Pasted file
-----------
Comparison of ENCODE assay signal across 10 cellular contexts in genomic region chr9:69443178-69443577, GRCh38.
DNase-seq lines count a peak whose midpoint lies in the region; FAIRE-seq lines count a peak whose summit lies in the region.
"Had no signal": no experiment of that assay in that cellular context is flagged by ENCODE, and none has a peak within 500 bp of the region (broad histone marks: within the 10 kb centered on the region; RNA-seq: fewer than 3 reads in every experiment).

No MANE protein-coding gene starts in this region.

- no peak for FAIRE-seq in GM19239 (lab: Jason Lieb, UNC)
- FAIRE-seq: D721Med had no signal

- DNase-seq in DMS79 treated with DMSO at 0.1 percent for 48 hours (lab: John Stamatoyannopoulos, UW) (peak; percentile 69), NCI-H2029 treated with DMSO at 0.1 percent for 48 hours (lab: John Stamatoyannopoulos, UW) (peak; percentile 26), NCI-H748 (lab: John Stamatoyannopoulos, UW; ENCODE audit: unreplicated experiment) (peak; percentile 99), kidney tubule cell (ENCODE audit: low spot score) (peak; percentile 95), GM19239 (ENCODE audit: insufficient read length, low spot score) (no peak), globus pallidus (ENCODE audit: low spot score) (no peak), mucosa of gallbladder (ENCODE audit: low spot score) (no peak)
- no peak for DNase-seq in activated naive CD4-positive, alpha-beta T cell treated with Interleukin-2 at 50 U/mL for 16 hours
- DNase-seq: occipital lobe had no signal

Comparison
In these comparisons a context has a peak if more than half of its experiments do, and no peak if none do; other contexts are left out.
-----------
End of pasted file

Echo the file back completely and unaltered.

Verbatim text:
Comparison of ENCODE assay signal across 10 cellular contexts in genomic region chr9:69443178-69443577, GRCh38.
DNase-seq lines count a peak whose midpoint lies in the region; FAIRE-seq lines count a peak whose summit lies in the region.
"Had no signal": no experiment of that assay in that cellular context is flagged by ENCODE, and none has a peak within 500 bp of the region (broad histone marks: within the 10 kb centered on the region; RNA-seq: fewer than 3 reads in every experiment).

No MANE protein-coding gene starts in this region.

- no peak for FAIRE-seq in GM19239 (lab: Jason Lieb, UNC)
- FAIRE-seq: D721Med had no signal

- DNase-seq in DMS79 treated with DMSO at 0.1 percent for 48 hours (lab: John Stamatoyannopoulos, UW) (peak; percentile 69), NCI-H2029 treated with DMSO at 0.1 percent for 48 hours (lab: John Stamatoyannopoulos, UW) (peak; percentile 26), NCI-H748 (lab: John Stamatoyannopoulos, UW; ENCODE audit: unreplicated experiment) (peak; percentile 99), kidney tubule cell (ENCODE audit: low spot score) (peak; percentile 95), GM19239 (ENCODE audit: insufficient read length, low spot score) (no peak), globus pallidus (ENCODE audit: low spot score) (no peak), mucosa of gallbladder (ENCODE audit: low spot score) (no peak)
- no peak for DNase-seq in activated naive CD4-positive, alpha-beta T cell treated with Interleukin-2 at 50 U/mL for 16 hours
- DNase-seq: occipital lobe had no signal

Comparison
In these comparisons a context has a peak if more than half of its experiments do, and no peak if none do; other contexts are left out.